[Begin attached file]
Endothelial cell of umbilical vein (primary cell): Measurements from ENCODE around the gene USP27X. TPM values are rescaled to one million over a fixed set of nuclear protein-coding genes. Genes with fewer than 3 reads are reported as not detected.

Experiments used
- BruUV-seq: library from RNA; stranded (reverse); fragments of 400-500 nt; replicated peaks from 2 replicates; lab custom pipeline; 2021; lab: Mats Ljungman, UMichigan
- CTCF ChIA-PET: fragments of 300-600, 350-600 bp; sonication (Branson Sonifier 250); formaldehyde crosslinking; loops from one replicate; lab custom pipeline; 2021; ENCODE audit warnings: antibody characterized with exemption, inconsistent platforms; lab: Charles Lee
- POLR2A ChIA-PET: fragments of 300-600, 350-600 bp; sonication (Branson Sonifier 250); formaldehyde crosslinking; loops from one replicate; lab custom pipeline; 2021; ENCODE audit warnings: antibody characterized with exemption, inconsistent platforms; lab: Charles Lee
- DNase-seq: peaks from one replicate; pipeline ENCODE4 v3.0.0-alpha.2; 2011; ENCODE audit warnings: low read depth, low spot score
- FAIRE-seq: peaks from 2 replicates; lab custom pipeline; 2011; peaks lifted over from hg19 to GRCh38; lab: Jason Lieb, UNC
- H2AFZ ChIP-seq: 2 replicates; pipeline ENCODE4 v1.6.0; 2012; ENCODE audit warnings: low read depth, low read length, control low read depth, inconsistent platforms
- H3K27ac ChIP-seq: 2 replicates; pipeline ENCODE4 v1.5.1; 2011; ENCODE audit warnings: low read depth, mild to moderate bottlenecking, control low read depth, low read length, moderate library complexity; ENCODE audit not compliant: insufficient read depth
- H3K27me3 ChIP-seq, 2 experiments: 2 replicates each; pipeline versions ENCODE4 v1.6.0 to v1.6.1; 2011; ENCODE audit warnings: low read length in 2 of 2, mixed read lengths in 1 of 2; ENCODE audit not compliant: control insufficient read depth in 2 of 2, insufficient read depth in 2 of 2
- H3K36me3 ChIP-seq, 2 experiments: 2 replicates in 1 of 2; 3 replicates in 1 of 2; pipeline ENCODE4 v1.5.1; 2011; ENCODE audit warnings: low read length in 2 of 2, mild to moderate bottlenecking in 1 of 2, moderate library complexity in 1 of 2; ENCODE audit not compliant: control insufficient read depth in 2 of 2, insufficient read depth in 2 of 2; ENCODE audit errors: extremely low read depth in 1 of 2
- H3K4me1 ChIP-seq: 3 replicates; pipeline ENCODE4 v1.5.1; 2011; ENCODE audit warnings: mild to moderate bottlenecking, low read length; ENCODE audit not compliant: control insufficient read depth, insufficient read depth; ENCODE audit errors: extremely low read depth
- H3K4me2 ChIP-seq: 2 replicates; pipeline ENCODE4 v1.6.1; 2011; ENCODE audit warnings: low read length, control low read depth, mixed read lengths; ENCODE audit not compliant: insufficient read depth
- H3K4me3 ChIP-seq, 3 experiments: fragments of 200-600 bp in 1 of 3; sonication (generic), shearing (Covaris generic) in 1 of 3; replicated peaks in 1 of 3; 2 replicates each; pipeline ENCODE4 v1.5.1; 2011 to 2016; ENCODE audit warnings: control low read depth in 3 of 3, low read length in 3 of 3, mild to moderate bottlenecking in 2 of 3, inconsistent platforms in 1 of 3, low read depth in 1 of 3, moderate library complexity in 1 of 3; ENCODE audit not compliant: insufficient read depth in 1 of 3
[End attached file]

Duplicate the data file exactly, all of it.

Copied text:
Endothelial cell of umbilical vein (primary cell): Measurements from ENCODE around the gene USP27X. TPM values are rescaled to one million over a fixed set of nuclear protein-coding genes. Genes with fewer than 3 reads are reported as not detected.

Experiments used
- BruUV-seq: library from RNA; stranded (reverse); fragments of 400-500 nt; replicated peaks from 2 replicates; lab custom pipeline; 2021; lab: Mats Ljungman, UMichigan
- CTCF ChIA-PET: fragments of 300-600, 350-600 bp; sonication (Branson Sonifier 250); formaldehyde crosslinking; loops from one replicate; lab custom pipeline; 2021; ENCODE audit warnings: antibody characterized with exemption, inconsistent platforms; lab: Charles Lee
- POLR2A ChIA-PET: fragments of 300-600, 350-600 bp; sonication (Branson Sonifier 250); formaldehyde crosslinking; loops from one replicate; lab custom pipeline; 2021; ENCODE audit warnings: antibody characterized with exemption, inconsistent platforms; lab: Charles Lee
- DNase-seq: peaks from one replicate; pipeline ENCODE4 v3.0.0-alpha.2; 2011; ENCODE audit warnings: low read depth, low spot score
- FAIRE-seq: peaks from 2 replicates; lab custom pipeline; 2011; peaks lifted over from hg19 to GRCh38; lab: Jason Lieb, UNC
- H2AFZ ChIP-seq: 2 replicates; pipeline ENCODE4 v1.6.0; 2012; ENCODE audit warnings: low read depth, low read length, control low read depth, inconsistent platforms
- H3K27ac ChIP-seq: 2 replicates; pipeline ENCODE4 v1.5.1; 2011; ENCODE audit warnings: low read depth, mild to moderate bottlenecking, control low read depth, low read length, moderate library complexity; ENCODE audit not compliant: insufficient read depth
- H3K27me3 ChIP-seq, 2 experiments: 2 replicates each; pipeline versions ENCODE4 v1.6.0 to v1.6.1; 2011; ENCODE audit warnings: low read length in 2 of 2, mixed read lengths in 1 of 2; ENCODE audit not compliant: control insufficient read depth in 2 of 2, insufficient read depth in 2 of 2
- H3K36me3 ChIP-seq, 2 experiments: 2 replicates in 1 of 2; 3 replicates in 1 of 2; pipeline ENCODE4 v1.5.1; 2011; ENCODE audit warnings: low read length in 2 of 2, mild to moderate bottlenecking in 1 of 2, moderate library complexity in 1 of 2; ENCODE audit not compliant: control insufficient read depth in 2 of 2, insufficient read depth in 2 of 2; ENCODE audit errors: extremely low read depth in 1 of 2
- H3K4me1 ChIP-seq: 3 replicates; pipeline ENCODE4 v1.5.1; 2011; ENCODE audit warnings: mild to moderate bottlenecking, low read length; ENCODE audit not compliant: control insufficient read depth, insufficient read depth; ENCODE audit errors: extremely low read depth
- H3K4me2 ChIP-seq: 2 replicates; pipeline ENCODE4 v1.6.1; 2011; ENCODE audit warnings: low read length, control low read depth, mixed read lengths; ENCODE audit not compliant: insufficient read depth
- H3K4me3 ChIP-seq, 3 experiments: fragments of 200-600 bp in 1 of 3; sonication (generic), shearing (Covaris generic) in 1 of 3; replicated peaks in 1 of 3; 2 replicates each; pipeline ENCODE4 v1.5.1; 2011 to 2016; ENCODE audit warnings: control low read depth in 3 of 3, low read length in 3 of 3, mild to moderate bottlenecking in 2 of 3, inconsistent platforms in 1 of 3, low read depth in 1 of 3, moderate library complexity in 1 of 3; ENCODE audit not compliant: insufficient read depth in 1 of 3